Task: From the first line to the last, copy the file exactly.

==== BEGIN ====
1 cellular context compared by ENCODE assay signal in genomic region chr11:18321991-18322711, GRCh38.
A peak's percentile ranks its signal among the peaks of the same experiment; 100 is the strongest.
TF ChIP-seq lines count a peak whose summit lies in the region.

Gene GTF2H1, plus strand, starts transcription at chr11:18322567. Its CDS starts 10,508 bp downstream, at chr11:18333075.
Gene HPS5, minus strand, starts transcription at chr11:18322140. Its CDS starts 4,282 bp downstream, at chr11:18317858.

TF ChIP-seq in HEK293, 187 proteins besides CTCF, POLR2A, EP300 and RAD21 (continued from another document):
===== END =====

1 cellular context compared by ENCODE assay signal in genomic region chr11:18321991-18322711, GRCh38.
A peak's percentile ranks its signal among the peaks of the same experiment; 100 is the strongest.
TF ChIP-seq lines count a peak whose summit lies in the region.

Gene GTF2H1, plus strand, starts transcription at chr11:18322567. Its CDS starts 10,508 bp downstream, at chr11:18333075.
Gene HPS5, minus strand, starts transcription at chr11:18322140. Its CDS starts 4,282 bp downstream, at chr11:18317858.

TF ChIP-seq in HEK293, 187 proteins besides CTCF, POLR2A, EP300 and RAD21 (continued from another document):